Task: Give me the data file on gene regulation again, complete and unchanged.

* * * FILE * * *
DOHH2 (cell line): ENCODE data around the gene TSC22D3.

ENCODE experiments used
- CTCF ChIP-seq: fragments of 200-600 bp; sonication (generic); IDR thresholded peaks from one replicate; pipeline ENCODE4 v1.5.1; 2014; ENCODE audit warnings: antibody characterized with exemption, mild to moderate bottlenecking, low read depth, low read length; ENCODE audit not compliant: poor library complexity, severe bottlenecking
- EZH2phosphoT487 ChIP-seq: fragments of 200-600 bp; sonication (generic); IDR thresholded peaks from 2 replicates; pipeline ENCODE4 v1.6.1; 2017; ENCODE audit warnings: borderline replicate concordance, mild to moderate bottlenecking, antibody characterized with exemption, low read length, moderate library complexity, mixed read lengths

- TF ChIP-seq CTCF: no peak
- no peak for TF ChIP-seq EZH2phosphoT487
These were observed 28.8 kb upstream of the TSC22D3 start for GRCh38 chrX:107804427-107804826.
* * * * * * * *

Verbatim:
DOHH2 (cell line): ENCODE data around the gene TSC22D3.

ENCODE experiments used
- CTCF ChIP-seq: fragments of 200-600 bp; sonication (generic); IDR thresholded peaks from one replicate; pipeline ENCODE4 v1.5.1; 2014; ENCODE audit warnings: antibody characterized with exemption, mild to moderate bottlenecking, low read depth, low read length; ENCODE audit not compliant: poor library complexity, severe bottlenecking
- EZH2phosphoT487 ChIP-seq: fragments of 200-600 bp; sonication (generic); IDR thresholded peaks from 2 replicates; pipeline ENCODE4 v1.6.1; 2017; ENCODE audit warnings: borderline replicate concordance, mild to moderate bottlenecking, antibody characterized with exemption, low read length, moderate library complexity, mixed read lengths

- TF ChIP-seq CTCF: no peak
- no peak for TF ChIP-seq EZH2phosphoT487
These were observed 28.8 kb upstream of the TSC22D3 start for GRCh38 chrX:107804427-107804826.